The Board of Aldermen’s Housing, Urban Development and Zoning committee voted for the measure 5- 4 on Friday. Yet some committee members expressed concern about paying the area’s largest land owner, developer Paul McKee, for the property.

(St. Louis Public Radio)

Developer Paul McKee of St. Louis is losing control of another project.

A federal judge has ordered that a receiver be put in charge of McKee’s Three Springs at Shiloh development in St. Clair County, Illinois.

The 193-acre development was supposed to include a mix of retail, office and residential buildings in Shiloh. The site has mostly sat empty.

courtesy National Geospatial-Intelligence Agency

The city of St. Louis is estimating it will cost $130 million to bring the National Geospatial-Intelligence Agency to the north side.

The figure was released Wednesday during a meeting of the Board of Aldermen’s Housing, Urban Development and Zoning committee. That money would come primarily from city and state sources, although those were not made public.

Maria Altman | St. Louis Public Radio

Several of Paul McKee’s properties within the proposed footprint of the National Geospatial-Intelligence Agency were sold at auction on Tuesday.

The company that put the 46 parcels on the auction block - Titan Fish Two - had the winning bid of $3.2 million. It’s the same company that filed suit against McKee’s Northside Regeneration in April, claiming it’s owed more than $17 million over defaulted loans.

(image from GEO St. Louis)

The city of St. Louis is considering taking out a loan of up to $20 million to help buy land for the proposed north city site for the National Geospatial-Intelligence Agency.

bill, sponsored by 5th Ward Alderwoman Tammika Hubbard, outlines how the city would use three buildings as collateral for the loan. The bill was introduced to the Board of Aldermen on Friday.

Eleven businesses have been named recipients in the latest round of the Arch Grants Global Startup Competition.

The $50,000 grants are equity-free. The entrepreneurs will also receive support services from Arch Grants and its donors.

Executive Director Ginger Imster said this round includes a mix of tech, consumer products and even manufacturing.

"That is so essential to our regional economy," she said. "We want to always be seeding a diversified regional economy."

Of the 11 startups, Imster said 80 percent are minority or women-led: 

Paul McKee, NGA
Maria Altman | St. Louis Public Radio

The city of St. Louis wants the National Geospatial-Intelligence Agency to relocate to the north side of the city. In order to make it a viable option, the city is hustling to buy all 100 acres in the proposed footprint just north of the former Pruitt-Igoe housing project site.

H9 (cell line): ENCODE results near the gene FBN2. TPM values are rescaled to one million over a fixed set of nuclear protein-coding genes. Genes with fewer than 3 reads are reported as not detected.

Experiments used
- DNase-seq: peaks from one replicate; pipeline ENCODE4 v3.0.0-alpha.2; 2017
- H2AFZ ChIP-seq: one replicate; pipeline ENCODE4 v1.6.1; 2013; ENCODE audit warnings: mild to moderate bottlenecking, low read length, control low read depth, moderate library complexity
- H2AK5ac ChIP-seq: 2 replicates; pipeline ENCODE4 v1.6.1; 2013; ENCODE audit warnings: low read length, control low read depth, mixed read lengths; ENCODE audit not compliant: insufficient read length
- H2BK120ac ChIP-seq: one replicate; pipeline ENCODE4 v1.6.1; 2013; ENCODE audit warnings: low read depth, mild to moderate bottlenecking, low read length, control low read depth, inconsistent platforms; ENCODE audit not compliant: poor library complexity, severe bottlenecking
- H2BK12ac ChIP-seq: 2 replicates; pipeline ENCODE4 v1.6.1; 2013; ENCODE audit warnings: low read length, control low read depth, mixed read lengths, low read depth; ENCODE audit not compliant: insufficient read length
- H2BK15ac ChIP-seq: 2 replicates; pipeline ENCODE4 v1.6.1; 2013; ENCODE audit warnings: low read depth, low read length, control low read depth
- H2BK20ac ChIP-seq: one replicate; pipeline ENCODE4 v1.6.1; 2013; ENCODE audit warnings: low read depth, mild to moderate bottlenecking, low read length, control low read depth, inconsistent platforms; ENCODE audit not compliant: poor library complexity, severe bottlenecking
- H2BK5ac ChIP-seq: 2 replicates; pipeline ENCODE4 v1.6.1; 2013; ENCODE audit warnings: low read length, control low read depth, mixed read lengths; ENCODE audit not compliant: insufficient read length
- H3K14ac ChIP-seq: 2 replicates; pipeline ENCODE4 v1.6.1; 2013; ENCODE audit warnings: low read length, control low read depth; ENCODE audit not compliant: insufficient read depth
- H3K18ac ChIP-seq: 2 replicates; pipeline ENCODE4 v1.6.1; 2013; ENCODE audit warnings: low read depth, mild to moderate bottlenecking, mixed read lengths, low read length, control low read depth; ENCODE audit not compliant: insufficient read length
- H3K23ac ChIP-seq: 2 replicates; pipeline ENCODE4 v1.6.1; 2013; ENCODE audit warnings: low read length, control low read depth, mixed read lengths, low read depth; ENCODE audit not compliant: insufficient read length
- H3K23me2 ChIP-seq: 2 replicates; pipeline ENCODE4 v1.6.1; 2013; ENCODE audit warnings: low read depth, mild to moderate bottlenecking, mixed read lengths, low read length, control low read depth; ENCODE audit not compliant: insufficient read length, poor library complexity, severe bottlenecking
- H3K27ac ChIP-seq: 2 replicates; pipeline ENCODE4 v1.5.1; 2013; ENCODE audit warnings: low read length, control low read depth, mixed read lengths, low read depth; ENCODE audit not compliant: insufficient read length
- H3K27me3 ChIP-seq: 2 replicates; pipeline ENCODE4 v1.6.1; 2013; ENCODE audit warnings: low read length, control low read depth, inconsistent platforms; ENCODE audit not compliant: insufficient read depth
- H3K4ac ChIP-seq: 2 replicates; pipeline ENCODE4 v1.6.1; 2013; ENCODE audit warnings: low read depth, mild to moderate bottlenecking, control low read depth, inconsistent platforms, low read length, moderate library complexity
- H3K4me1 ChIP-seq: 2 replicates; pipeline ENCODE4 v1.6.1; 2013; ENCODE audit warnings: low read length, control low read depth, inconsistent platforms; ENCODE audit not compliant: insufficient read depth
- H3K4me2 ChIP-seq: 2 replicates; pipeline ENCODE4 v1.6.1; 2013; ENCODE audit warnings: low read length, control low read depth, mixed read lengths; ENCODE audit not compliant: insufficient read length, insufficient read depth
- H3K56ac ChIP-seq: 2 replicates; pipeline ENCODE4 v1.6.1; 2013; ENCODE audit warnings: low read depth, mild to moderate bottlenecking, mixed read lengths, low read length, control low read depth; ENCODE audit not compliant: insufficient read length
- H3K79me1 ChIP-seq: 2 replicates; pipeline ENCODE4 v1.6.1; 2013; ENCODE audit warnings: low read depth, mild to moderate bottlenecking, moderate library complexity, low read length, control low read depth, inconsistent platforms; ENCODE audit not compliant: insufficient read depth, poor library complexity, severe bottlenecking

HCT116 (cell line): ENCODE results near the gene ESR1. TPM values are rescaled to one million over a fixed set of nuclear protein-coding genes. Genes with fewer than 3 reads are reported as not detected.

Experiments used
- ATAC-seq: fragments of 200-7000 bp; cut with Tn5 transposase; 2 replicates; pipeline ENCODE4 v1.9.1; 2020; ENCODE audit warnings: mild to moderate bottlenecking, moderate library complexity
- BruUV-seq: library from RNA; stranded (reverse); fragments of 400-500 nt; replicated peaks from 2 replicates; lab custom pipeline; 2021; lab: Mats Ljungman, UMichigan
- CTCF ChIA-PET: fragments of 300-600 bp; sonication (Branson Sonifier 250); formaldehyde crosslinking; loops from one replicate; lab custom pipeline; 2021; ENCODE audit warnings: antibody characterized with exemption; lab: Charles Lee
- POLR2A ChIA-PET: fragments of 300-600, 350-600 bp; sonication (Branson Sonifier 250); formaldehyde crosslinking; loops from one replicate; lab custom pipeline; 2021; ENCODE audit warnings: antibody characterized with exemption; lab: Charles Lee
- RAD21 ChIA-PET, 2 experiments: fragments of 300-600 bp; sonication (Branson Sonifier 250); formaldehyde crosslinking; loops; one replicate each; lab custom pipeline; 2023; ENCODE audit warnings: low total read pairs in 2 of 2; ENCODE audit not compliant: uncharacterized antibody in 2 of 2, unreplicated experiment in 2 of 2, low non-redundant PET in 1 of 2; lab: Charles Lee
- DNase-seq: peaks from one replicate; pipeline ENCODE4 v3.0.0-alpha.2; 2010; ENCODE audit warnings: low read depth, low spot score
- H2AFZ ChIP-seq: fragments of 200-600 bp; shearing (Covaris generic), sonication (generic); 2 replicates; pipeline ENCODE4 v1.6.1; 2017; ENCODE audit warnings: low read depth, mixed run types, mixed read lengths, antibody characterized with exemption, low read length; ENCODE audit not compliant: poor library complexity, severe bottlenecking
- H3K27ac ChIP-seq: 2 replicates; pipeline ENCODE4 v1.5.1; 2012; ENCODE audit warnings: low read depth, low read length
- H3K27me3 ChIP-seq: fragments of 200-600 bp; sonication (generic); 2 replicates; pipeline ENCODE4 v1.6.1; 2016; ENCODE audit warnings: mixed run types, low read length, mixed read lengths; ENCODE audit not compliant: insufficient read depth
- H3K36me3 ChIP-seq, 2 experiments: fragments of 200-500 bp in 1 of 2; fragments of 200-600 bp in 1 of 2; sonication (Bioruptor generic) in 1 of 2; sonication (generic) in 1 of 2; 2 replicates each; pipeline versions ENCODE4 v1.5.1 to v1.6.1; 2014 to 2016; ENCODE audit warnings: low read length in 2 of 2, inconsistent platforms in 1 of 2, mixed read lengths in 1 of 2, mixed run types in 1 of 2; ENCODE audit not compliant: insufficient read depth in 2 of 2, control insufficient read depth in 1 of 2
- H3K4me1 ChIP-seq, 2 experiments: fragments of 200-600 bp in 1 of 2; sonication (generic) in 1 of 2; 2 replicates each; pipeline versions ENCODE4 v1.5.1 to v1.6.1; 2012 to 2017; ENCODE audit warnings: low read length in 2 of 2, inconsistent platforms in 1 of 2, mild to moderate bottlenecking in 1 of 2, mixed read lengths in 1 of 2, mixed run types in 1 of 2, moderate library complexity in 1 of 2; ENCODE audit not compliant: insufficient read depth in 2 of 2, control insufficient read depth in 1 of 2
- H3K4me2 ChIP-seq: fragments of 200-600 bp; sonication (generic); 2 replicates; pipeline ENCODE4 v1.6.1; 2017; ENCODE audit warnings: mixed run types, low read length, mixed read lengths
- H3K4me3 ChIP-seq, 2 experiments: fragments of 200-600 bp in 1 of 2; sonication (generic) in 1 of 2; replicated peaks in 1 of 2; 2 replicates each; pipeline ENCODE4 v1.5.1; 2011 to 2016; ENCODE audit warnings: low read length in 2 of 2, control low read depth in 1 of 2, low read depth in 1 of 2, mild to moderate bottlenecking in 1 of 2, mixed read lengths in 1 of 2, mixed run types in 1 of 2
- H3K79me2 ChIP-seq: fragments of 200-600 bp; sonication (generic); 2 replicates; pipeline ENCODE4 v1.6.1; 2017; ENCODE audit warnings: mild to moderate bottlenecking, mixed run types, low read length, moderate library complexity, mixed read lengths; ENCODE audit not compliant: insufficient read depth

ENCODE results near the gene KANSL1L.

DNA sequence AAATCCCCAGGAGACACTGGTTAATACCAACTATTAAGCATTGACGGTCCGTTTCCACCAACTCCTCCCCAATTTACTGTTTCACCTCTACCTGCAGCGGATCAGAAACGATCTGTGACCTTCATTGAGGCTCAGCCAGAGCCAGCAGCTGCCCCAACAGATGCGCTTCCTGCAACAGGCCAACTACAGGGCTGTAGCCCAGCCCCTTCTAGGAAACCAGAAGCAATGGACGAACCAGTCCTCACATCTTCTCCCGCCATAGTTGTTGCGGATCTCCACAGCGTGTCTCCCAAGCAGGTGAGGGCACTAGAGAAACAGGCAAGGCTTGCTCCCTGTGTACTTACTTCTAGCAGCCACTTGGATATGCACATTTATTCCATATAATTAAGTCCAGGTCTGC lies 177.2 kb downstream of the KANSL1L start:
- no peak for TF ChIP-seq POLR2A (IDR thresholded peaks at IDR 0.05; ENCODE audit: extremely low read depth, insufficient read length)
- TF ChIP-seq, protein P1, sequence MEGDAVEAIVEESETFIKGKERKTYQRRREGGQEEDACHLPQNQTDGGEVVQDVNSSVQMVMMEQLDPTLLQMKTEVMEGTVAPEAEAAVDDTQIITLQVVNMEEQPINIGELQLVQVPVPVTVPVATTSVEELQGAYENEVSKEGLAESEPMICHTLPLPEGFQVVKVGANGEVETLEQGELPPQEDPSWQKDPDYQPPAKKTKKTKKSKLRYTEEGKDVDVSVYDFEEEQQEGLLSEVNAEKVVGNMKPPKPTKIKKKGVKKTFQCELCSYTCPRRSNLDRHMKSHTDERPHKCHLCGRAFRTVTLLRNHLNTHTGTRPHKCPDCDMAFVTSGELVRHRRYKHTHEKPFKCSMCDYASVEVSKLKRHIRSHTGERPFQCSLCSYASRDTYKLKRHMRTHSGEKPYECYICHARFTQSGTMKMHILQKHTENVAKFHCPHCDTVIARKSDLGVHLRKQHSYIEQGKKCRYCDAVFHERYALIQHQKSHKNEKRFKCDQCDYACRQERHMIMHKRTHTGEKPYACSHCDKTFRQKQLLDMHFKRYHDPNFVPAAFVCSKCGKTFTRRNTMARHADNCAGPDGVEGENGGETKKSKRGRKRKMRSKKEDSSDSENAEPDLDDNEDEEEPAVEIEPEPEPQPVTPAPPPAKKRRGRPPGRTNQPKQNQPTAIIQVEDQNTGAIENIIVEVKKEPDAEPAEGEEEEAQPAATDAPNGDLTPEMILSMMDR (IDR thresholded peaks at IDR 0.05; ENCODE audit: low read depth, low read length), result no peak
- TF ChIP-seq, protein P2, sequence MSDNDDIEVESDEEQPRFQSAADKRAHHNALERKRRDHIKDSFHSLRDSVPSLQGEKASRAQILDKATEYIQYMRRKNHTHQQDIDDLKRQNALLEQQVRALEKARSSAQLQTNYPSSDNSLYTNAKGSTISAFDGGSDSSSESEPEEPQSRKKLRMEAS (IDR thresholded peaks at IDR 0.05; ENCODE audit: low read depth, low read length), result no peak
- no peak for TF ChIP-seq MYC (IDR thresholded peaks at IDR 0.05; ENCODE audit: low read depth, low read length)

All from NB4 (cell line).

Yet more than half of the property is owned by developer Paul McKee’s Northside Regeneration, which received significant state tax subsidization to acquire the land.

National Geo-Spatial Intelligence Agency, NGA
Maria Altman, St. Louis Public Radio

St. Louis officials are working hard to convince the National Geospatial-Intelligence Agency to stay in the city. But property owners in the blocks being offered as a site for the NGA have mixed feelings.

(St. Louis Public Radio)

Peabody Energy is cutting about 250 corporate and regional positions.

The St. Louis-based company’s President and CEO Glenn Kellow made the announcement on Monday. The company expects to save $40- 45 million annually after the cuts go into effect.

"While we regret the impact that these actions have on employees, their families and communities, today’s announcement represents another necessary step to drive the company lower on the cost curve," said Kellow in a statement.

St. Louis-based World Wide Technology has acquired local software company Asynchrony.

WWT is a systems integrator that has 3,500 employees and had nearly $7 billion in revenue last year. Asynchrony, which is based in downtown St. Louis, has about 250 employees and will do about $40 million in revenue this year.

WWT Chief Financial Officer Tom Strunk says over the last five years his company has been investing to help simplify customers’ technology infrastructure.

Hazelwood Logistics Center, Paul McKee

Paul McKee’s Hazelwood Logistics Center now belongs to a Kansas City company.

NP Hazelwood 140 held an auction Friday of all of Hazelwood Logistics Center’s assets and land, then entered the only bid of $9.2 million.

Paul McKee pays property taxes, Paul McKee, property taxes
Maria Altman | St. Louis Public Radio

Developer Paul McKee has paid his tax bill to the city of St. Louis.

St. Louis Public Radio reported in April that McKee's company, Northside Regeneration, had failed to pay more than $750,000 in real estate property taxes for 2013 and 2014. The company owns more than 2,000 parcels on the city's north side.